“Blessed are the meek, for they will inherit the land.”
Among the Beatitudes in today’s Gospel passage, this one is probably the most difficult to live up to. This is, at least partially, because we have trouble knowing when we are making any progress. Could you say that you are more humble than you used to be? Wouldn’t that make you a bit too proud of your own progress?
Meekness is much the same, as it is very close in meaning to humility. But, we must also remember that both ideas can be taken too far. Just like humility can become shame, meekness can become weakness, unless we remember who we are and where we stand. To truly be meek, there is a quiet, unassuming confidence that must be present. This confidence is what allows us to remain meek when we might be haughty. To be meek we must be humble enough to accept the truth and confident enough to stand for the truth. We must be confident in knowing the truth and humble enough that we wouldn’t lord it over someone. We can only achieve this balance through knowing God, seeing ourselves as God does, and living out the love that this relationship calls us to.
Remember what St. Paul tells us in 1st Corinthians (the one you picked for your wedding):
“Love is patient, love is kind.
It is not jealous, it is not pompous,
it is not inflated, it is not rude,
it does not seek its own interests, it is not quick-tempered,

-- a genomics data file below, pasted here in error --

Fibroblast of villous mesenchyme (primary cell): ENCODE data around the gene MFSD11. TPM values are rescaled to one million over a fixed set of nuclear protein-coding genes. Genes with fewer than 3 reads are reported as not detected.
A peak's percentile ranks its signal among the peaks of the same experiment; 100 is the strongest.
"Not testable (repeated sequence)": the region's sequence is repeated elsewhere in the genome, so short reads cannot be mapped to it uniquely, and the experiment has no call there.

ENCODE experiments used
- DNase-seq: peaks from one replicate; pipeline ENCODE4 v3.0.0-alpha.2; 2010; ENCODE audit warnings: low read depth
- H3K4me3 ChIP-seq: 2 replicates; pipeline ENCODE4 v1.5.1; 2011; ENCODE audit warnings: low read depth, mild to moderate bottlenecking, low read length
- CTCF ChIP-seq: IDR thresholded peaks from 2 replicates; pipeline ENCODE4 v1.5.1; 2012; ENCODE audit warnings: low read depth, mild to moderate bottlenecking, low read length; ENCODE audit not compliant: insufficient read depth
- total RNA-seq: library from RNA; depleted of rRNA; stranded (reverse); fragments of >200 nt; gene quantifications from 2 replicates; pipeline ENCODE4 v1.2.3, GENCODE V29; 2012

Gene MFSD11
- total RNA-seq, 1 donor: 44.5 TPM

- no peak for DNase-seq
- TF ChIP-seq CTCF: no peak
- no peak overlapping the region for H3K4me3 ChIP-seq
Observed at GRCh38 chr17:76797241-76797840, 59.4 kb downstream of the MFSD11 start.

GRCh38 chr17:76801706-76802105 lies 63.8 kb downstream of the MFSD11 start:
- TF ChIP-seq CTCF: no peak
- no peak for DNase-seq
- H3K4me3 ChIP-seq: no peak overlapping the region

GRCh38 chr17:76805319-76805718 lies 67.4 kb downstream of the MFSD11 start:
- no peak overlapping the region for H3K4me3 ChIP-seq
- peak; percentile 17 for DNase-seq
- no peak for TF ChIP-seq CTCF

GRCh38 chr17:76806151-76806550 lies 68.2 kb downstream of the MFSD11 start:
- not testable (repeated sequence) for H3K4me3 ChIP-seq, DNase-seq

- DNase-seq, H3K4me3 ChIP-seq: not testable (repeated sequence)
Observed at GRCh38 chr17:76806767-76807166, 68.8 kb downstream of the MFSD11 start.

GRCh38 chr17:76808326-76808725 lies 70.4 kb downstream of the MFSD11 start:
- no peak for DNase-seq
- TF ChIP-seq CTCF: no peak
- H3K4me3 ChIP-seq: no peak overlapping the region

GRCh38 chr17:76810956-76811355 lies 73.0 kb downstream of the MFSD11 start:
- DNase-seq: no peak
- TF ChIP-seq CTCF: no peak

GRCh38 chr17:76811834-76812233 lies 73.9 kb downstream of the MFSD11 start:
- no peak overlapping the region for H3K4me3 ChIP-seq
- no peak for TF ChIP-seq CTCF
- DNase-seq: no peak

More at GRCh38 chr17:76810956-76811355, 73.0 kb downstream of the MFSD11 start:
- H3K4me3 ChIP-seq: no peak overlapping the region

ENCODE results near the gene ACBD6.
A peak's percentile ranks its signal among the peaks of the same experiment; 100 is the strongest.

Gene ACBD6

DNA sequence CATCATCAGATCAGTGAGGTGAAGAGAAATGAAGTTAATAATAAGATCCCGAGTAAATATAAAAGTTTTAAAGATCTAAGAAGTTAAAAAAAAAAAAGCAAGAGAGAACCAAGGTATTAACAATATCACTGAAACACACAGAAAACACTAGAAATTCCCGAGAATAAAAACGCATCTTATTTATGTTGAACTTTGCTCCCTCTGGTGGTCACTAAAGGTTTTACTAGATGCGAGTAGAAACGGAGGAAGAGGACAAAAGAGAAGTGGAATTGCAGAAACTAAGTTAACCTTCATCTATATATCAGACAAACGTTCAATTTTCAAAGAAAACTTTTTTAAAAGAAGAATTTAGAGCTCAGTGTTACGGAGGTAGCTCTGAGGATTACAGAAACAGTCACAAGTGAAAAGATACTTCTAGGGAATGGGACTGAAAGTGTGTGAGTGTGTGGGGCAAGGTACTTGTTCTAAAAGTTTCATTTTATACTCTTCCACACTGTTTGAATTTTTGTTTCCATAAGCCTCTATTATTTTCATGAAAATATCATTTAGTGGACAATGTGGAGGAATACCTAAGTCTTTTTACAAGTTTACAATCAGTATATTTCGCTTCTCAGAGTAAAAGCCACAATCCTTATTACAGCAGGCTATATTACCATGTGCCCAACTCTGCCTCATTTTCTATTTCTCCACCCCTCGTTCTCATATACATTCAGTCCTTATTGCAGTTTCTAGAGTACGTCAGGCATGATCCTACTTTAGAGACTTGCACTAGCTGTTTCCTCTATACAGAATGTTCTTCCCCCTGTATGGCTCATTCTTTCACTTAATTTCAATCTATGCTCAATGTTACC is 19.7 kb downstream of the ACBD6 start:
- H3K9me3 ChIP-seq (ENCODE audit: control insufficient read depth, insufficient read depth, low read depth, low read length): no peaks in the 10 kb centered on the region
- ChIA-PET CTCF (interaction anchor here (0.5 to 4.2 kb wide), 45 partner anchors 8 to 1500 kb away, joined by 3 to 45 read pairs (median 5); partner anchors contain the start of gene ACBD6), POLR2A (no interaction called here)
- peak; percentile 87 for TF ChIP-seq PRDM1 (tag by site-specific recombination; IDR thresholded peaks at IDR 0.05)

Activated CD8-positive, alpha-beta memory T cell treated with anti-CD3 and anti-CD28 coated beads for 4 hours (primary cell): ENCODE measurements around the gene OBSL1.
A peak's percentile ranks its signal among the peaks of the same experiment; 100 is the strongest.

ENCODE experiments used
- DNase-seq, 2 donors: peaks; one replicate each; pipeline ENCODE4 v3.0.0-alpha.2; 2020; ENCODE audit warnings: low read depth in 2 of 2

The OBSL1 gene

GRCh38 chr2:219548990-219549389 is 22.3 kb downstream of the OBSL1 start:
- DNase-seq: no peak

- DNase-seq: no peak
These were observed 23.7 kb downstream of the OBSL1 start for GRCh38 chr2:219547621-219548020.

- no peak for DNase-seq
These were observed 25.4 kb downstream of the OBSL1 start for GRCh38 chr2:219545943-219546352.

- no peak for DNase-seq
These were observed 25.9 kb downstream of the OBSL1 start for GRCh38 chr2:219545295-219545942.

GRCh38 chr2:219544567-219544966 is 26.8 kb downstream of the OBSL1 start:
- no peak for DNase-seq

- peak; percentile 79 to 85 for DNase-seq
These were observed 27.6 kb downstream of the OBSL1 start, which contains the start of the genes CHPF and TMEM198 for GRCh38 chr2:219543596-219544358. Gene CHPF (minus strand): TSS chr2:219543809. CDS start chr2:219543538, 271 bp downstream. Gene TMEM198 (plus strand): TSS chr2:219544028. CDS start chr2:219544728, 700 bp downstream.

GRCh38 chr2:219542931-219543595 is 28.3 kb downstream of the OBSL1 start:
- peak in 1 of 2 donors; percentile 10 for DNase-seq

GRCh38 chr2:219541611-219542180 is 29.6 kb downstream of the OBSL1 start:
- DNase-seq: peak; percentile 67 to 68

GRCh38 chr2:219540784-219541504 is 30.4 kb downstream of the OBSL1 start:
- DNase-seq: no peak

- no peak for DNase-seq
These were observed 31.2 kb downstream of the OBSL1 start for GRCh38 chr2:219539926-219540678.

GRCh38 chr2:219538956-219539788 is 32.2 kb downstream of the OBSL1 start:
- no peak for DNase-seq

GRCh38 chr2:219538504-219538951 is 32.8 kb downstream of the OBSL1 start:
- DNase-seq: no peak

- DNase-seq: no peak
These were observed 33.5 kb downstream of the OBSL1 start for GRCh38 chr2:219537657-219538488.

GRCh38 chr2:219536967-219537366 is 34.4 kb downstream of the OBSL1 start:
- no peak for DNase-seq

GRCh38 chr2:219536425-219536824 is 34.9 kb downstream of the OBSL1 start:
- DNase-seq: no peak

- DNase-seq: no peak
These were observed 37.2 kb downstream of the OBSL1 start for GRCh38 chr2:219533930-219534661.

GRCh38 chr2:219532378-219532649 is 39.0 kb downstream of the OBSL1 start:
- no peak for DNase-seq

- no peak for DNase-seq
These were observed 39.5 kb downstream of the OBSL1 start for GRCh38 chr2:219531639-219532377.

it does not brood over injury, it does not rejoice over wrongdoing, but rejoices with the truth.”
This is the best way to see meekness, through pure love, which desires the good of the one you love. A loving neighbor may simply state the truth to someone who is mistaken, but would not deride them for their error. A loving parent would gently guide their child away from harm, remaining calm while the child throws a tantrum. A loving child of God accepts the same gentle guidance from God, even when our hearts are bursting to throw a fit like a little child. The patience, humility, and gentleness that make up meekness can only really be known and lived out by loving and being loved.
The saints we celebrate today learned all of this through examples in their lives, which led them to know and love God, who perfected it in them. If we are to truly be meek in our lives, we must first see how our loving relationships are showing us true meekness. This is the love which God created us in shining forth, and leading us back to God, the source of it all. Then our lives may be perfected by God’s gentle hand guiding us. Then, in turn, our lives may point others back to God, just like all the saints before us.